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I'm not sure this is an appropriate question; if not, I'm sure someone will close it :)

I've got the following function, listed below; its job is to accept a graph (function) presented either as a single-variable function (e.g., x^2), or as a parametrized function (e.g. {t Cos[t], t Sin[t]}) and compute its curvature at some set of values of the variable:

SetAttributes[curvature,HoldAll];
SyntaxInformation[curvature]={"LocalVariables"->{"Table",{2,2}},
    "ArgumentsPattern"->{_,_}};
curvature[f_, pts_] := Block[{extvar,var,fn,i,res},
    extvar = ReleaseHold[Hold[pts]/.{x_,y__}:>HoldPattern[x]];
    fn = ReleaseHold[Hold[f]/.extvar:>var];
    If[!ListQ[fn], fn={var,fn}];
    res = Table[1/Sqrt[Total[D[fn,var]^2]]/.var->i,
                Evaluate[Join[{i},Rest[pts]]]];
    If[Length[res]==1,res=res[[1]]];res]

The second parameter is in "Table" form, and is interpreted as for Table. The first two lines of the function extract the formal variable used in f and substitute occurrences of it in f by a local variable. The third line converts a single-variable function to parametric form. The next line actually does the work, computing the relevant formula over the set of values defined by the second parameter. Finally, if the result is a singleton, it gets converted back to a scalar by the final line of the function.

So for example

curvature[ x^2, {x,3} ]
{1/Sqrt[5], 1/Sqrt[17], 1/Sqrt[37]}

I'm looking for feedback on the way this function is written. For example (but not only), have I properly extracted the formal parameter (x in the example above) and the function? Is there a better way to evaluate the formula at the values specified by the second parameter? Finally, how about the manipulation in the last line? Any other feedback is welcome as well.

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Thanks for the Accept. I take it my suggestions helped? Any follow-up questions? –  Mr.Wizard Aug 13 '13 at 14:45

2 Answers 2

up vote 9 down vote accepted

Shotgun thoughts:

  • You don't need the Hold/ReleaseHold pair; Unevaluated will do: Unevaluated[f] /. rules

  • You can use direct destructuring to extract extvar: curvature[f_, range : {var_, __}] :=

  • By extracting var as above you can Block it directly, simplifying everything.

  • You can leave the Table variable out of the main Block as it is already localized.

  • res /. {z_} :> z can replace the line If[Length[res] == 1, res = res[[1]]]; res

  • In fact res can be eliminated and the rule applied to the Table

  • You can pre-evaluate your 1/Sqrt[Total[D[fn,var]^2]] expression; this should be faster, and also eliminates the need for the replacement inside the Table

Putting it together I would write:

SetAttributes[curvature, HoldAll];

curvature[f_, range : {var_, __}] :=
  Block[{var},
    Module[{fn},
      fn = If[ListQ[f], f, {var, f}];
      fn = 1/Sqrt[Total[D[fn, var]^2]];
      Table[fn, range] /. {z_} :> z
    ]
  ]

You will notice red highlighting of var signifying a possible conflict; this is not a problem and is in fact exactly what I desire: the sharing of var between the function, the Block, and the Table.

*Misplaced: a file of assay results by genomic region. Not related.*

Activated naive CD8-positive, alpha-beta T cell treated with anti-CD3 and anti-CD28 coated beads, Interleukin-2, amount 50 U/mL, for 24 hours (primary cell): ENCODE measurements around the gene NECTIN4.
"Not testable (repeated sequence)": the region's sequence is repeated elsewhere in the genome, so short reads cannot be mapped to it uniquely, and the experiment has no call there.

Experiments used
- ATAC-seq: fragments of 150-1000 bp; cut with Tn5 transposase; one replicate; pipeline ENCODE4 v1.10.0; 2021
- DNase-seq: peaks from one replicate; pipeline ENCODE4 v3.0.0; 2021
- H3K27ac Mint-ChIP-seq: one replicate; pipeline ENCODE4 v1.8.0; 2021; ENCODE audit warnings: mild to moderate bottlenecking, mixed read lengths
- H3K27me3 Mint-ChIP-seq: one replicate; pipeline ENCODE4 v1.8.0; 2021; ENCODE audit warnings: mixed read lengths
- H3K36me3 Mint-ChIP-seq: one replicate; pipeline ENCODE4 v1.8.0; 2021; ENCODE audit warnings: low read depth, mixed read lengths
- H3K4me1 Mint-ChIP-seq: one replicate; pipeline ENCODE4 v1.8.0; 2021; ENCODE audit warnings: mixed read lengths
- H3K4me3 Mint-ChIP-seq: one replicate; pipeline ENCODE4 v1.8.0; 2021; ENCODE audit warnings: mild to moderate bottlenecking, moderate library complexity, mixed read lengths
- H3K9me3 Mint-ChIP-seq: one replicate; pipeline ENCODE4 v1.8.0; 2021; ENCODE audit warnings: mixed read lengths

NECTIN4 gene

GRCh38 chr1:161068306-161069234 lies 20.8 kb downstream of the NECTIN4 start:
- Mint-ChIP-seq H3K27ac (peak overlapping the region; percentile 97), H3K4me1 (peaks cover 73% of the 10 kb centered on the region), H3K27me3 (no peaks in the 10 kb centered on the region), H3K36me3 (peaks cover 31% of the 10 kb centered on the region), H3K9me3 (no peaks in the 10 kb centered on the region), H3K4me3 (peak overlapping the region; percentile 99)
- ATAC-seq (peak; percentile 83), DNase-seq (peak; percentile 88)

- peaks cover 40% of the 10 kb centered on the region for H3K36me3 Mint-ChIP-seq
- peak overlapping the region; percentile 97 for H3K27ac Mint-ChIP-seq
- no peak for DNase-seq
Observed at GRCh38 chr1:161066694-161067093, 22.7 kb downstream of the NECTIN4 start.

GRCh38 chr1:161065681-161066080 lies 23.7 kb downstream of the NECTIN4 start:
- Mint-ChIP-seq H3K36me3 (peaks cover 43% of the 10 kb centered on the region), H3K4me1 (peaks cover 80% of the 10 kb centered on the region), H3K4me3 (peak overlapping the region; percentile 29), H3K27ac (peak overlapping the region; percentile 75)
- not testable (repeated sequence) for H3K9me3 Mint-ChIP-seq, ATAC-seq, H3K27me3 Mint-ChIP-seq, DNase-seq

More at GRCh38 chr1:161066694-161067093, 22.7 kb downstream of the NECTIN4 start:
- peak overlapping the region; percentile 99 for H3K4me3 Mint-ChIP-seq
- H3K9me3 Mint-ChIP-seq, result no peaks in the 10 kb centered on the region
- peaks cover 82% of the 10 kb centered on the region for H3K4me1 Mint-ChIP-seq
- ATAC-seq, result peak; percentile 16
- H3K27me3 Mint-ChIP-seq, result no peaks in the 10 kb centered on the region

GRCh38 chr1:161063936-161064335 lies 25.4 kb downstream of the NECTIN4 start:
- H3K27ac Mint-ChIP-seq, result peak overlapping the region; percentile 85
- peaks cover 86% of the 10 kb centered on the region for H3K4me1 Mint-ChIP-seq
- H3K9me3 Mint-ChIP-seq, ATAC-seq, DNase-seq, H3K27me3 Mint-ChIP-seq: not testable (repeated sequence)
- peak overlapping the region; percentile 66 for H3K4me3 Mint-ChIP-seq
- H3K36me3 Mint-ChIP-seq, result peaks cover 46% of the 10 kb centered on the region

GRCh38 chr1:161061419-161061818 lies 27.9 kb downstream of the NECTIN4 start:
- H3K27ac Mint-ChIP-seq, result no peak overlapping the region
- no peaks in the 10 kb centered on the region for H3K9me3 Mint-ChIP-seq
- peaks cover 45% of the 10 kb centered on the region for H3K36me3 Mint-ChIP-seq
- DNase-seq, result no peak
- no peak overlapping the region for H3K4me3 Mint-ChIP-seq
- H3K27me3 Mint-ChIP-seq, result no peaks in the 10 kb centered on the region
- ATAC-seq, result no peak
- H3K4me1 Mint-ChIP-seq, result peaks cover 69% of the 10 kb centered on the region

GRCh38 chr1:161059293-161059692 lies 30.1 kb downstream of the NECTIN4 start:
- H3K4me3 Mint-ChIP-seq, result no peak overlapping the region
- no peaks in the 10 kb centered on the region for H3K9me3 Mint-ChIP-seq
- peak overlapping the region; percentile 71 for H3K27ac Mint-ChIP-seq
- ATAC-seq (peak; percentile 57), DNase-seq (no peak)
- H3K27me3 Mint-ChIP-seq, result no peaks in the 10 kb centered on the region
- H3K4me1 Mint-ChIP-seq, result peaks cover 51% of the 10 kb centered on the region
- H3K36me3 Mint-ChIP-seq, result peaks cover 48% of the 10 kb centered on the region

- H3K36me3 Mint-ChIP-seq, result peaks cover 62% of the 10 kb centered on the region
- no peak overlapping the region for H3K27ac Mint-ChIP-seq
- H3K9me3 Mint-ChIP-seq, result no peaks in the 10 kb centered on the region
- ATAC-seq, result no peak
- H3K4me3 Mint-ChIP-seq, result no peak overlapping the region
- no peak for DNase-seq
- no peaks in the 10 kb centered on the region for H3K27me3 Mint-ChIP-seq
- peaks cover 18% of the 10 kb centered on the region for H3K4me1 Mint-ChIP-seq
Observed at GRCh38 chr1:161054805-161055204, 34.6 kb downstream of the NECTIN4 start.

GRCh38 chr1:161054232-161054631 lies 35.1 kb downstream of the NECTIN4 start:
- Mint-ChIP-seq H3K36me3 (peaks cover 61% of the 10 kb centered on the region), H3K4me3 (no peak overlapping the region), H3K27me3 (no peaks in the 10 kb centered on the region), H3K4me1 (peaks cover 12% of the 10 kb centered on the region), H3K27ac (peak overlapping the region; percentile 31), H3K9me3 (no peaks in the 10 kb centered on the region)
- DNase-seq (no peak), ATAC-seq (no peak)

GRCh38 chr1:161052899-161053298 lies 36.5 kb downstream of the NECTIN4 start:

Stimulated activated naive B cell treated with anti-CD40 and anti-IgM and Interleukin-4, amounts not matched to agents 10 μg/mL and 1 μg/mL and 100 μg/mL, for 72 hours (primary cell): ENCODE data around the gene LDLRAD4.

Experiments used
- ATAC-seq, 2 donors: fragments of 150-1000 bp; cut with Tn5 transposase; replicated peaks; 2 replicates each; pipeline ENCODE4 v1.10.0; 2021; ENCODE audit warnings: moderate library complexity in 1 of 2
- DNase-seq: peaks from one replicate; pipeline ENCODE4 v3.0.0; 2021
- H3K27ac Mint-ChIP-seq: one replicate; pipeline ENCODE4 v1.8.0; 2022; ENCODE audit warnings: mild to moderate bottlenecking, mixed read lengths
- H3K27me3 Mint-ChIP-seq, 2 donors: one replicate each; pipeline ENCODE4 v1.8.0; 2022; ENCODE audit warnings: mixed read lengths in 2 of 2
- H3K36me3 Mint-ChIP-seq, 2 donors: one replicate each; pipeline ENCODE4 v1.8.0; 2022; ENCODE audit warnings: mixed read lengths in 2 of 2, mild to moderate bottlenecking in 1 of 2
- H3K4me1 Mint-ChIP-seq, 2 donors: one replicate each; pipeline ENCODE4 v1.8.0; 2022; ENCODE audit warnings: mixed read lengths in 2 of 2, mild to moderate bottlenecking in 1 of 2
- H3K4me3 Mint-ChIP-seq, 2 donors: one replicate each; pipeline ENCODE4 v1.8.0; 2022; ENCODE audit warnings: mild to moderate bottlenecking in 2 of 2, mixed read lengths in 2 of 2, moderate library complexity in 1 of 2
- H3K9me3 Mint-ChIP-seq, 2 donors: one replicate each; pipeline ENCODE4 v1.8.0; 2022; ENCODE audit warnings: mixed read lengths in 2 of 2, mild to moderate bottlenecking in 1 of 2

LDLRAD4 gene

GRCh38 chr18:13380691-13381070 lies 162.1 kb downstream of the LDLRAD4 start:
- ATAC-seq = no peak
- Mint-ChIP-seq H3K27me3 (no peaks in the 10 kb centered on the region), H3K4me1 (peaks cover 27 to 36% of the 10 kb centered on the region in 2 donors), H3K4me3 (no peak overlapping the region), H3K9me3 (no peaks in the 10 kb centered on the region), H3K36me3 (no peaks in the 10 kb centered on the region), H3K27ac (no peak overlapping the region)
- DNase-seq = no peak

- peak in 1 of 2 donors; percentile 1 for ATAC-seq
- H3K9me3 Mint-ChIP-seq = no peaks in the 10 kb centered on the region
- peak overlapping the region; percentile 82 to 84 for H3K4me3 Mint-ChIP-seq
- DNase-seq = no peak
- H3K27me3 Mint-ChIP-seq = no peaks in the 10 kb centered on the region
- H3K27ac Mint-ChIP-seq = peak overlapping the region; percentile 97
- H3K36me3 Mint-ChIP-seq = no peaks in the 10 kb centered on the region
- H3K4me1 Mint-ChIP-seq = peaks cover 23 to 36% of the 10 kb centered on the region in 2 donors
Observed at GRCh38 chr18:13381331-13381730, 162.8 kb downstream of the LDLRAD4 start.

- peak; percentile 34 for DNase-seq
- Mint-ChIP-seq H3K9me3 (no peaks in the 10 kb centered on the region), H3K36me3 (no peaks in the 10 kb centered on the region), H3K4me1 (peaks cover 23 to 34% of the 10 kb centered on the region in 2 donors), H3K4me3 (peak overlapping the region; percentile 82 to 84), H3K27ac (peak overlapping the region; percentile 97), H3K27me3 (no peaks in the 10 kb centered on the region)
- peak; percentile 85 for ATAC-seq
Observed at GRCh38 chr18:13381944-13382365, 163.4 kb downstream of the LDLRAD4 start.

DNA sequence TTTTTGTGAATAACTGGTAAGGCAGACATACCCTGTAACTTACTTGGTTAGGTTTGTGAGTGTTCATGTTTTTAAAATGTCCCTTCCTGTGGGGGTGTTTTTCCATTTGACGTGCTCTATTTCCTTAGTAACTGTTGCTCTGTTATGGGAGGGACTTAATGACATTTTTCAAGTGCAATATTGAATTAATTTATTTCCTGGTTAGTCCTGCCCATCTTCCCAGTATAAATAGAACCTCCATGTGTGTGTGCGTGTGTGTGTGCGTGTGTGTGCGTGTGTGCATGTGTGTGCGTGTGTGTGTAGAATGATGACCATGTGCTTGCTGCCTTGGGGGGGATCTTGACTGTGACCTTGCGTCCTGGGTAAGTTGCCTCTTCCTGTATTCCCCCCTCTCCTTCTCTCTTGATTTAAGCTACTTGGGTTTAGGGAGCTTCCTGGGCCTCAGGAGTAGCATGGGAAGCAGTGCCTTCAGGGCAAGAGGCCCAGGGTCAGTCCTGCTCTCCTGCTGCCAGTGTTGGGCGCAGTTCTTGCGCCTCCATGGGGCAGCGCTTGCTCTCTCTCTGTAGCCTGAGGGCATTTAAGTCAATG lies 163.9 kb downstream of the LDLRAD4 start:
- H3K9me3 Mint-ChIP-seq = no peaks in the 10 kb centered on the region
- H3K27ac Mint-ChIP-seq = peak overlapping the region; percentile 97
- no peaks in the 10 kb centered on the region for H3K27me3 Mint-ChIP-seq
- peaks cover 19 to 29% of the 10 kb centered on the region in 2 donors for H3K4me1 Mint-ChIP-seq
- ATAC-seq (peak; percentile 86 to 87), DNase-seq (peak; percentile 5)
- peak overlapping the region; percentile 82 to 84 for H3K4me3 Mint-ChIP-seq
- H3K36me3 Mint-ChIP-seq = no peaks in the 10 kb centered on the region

My answer originally had fn in the Block declaration. This is bad because conceivably fn could appear in the function expression and this would conflict. I have moved it to a Module now.

An alternative is to do without that symbol entirely by writing the lines of code as Functions:

curvature[f_, range : {var_, __}] :=
 Block[{var},
  Table[#, range] /. {z_} :> z &[
   1/Sqrt[Total[D[#, var]^2]] &[
    If[ListQ[f], f, {var, f}]
   ]
  ]
 ]
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Thanks. Very educational. –  rogerl Aug 13 '13 at 14:49
    
@rogerl I just noticed something as I looked at this again; fn should be in a Module not Block, in case the symbol fn might appear in f; alternatively fn should be replaced with a Formal symbol. I need to revise my answer. –  Mr.Wizard Aug 13 '13 at 14:52
    
I would go even as far as setting var_ to var_Symbol to add an extra bit of protection, especially as your passing it into Block. –  rcollyer Aug 13 '13 at 15:22
    
@rcollyer That's not a bad idea, however curvature[foo, {1, 2, 3}] produces Block::lvsym: Local variable specification {1} contains 1, which is not a symbol or an assignment to a symbol. >> and halts, which IMHO is also not a bad behavior; the problem is safely made clear without having to add such messages to curvature itself. Do you disagree? –  Mr.Wizard Aug 13 '13 at 15:25
1  
@rcollyer Archimedes continues to laugh at me frequently. :o) –  Mr.Wizard Aug 13 '13 at 15:48

The main problem, as I see it: your formula for the curvature is incorrect. Here is a derivation of the curvature using Mathematica:

Clear[x, y, t, vec, velocity, tangent, speed, curvature]

tangent[t_] = Simplify[velocity[t]/speed[t]];

curvature[t_] = 
  Sqrt[#.#] &@FullSimplify[D[tangent[t], t]/speed[t], speed[t] > 0];

vec[t_] = Through[{x, y}[t]]

(* ==> {x[t], y[t]} *)

velocity[t_] = D[vec[t], t];

speed[t_] = Sqrt[velocity[t].velocity[t]];

Simplify[curvature[t]]

$$\sqrt{\frac{\left(x''(t) y'(t)-x'(t) y''(t)\right)^2}{\left(x'(t)^2+y'(t)^2\right)^3}}$$

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Ack. Thanks for catching this. –  rogerl Aug 13 '13 at 14:49

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